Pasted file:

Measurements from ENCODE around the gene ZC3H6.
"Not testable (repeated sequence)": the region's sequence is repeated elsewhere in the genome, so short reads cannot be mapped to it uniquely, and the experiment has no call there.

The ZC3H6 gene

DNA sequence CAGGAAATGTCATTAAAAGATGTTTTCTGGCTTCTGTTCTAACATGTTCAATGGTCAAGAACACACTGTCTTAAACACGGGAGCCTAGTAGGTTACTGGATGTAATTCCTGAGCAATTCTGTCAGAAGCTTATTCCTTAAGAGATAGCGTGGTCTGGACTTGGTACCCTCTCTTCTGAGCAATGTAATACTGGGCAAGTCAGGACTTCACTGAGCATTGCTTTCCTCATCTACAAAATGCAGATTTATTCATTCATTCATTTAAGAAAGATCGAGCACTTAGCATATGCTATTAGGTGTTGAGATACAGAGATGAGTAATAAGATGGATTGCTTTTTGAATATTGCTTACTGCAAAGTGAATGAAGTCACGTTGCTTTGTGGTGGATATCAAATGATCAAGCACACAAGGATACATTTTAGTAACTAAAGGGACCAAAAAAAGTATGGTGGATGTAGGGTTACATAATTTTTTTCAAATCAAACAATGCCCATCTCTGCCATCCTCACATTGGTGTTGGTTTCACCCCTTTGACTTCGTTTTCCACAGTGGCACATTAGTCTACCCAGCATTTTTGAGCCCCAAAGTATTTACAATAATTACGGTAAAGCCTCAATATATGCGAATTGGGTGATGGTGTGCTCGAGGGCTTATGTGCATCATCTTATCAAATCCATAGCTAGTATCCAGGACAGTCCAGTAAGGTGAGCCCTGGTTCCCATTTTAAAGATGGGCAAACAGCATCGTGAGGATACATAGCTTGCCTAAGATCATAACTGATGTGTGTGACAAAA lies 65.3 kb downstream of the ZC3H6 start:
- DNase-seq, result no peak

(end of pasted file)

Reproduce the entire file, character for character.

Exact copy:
Measurements from ENCODE around the gene ZC3H6.
"Not testable (repeated sequence)": the region's sequence is repeated elsewhere in the genome, so short reads cannot be mapped to it uniquely, and the experiment has no call there.

The ZC3H6 gene

DNA sequence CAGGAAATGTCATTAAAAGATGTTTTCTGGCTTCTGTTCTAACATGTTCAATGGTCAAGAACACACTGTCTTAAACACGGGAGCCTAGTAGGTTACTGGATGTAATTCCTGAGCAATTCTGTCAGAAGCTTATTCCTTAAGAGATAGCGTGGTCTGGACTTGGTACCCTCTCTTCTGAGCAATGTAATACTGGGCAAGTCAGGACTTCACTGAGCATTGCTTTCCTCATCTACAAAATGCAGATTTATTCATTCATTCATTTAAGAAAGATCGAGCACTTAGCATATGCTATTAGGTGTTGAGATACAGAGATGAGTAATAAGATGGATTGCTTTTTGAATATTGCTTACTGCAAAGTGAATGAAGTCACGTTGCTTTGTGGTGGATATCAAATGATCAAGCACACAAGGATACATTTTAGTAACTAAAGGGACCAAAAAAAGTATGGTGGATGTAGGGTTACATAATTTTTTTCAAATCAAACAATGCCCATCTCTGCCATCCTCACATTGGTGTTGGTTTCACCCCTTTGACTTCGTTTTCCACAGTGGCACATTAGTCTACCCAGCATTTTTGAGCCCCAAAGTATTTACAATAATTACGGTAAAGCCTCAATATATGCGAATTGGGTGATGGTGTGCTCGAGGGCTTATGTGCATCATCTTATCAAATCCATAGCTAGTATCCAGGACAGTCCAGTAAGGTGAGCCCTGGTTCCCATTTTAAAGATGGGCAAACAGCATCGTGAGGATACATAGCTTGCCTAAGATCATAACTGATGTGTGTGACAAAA lies 65.3 kb downstream of the ZC3H6 start:
- DNase-seq, result no peak